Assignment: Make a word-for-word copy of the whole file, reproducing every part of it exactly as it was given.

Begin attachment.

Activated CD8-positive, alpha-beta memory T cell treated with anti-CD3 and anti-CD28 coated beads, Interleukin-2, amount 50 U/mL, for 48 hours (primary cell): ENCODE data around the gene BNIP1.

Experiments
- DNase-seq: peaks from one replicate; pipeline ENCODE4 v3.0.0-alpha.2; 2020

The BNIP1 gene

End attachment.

Activated CD8-positive, alpha-beta memory T cell treated with anti-CD3 and anti-CD28 coated beads, Interleukin-2, amount 50 U/mL, for 48 hours (primary cell): ENCODE data around the gene BNIP1.

Experiments
- DNase-seq: peaks from one replicate; pipeline ENCODE4 v3.0.0-alpha.2; 2020

The BNIP1 gene